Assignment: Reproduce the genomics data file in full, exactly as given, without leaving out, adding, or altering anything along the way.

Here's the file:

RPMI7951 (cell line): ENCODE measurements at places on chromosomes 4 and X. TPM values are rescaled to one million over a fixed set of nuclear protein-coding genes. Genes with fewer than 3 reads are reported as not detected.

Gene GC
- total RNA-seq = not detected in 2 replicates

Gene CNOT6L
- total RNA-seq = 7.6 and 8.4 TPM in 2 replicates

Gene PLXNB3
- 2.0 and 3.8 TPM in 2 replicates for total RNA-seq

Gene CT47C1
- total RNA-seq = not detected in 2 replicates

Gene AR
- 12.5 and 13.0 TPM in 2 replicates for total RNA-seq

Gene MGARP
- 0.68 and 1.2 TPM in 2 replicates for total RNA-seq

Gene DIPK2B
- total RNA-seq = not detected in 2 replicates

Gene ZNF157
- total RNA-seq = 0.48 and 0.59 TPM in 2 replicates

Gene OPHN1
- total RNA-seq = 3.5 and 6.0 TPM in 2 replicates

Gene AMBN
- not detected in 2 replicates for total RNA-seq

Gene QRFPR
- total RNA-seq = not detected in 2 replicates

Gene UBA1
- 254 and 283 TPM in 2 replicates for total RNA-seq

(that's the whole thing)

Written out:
RPMI7951 (cell line): ENCODE measurements at places on chromosomes 4 and X. TPM values are rescaled to one million over a fixed set of nuclear protein-coding genes. Genes with fewer than 3 reads are reported as not detected.

Gene GC
- total RNA-seq = not detected in 2 replicates

Gene CNOT6L
- total RNA-seq = 7.6 and 8.4 TPM in 2 replicates

Gene PLXNB3
- 2.0 and 3.8 TPM in 2 replicates for total RNA-seq

Gene CT47C1
- total RNA-seq = not detected in 2 replicates

Gene AR
- 12.5 and 13.0 TPM in 2 replicates for total RNA-seq

Gene MGARP
- 0.68 and 1.2 TPM in 2 replicates for total RNA-seq

Gene DIPK2B
- total RNA-seq = not detected in 2 replicates

Gene ZNF157
- total RNA-seq = 0.48 and 0.59 TPM in 2 replicates

Gene OPHN1
- total RNA-seq = 3.5 and 6.0 TPM in 2 replicates

Gene AMBN
- not detected in 2 replicates for total RNA-seq

Gene QRFPR
- total RNA-seq = not detected in 2 replicates

Gene UBA1
- 254 and 283 TPM in 2 replicates for total RNA-seq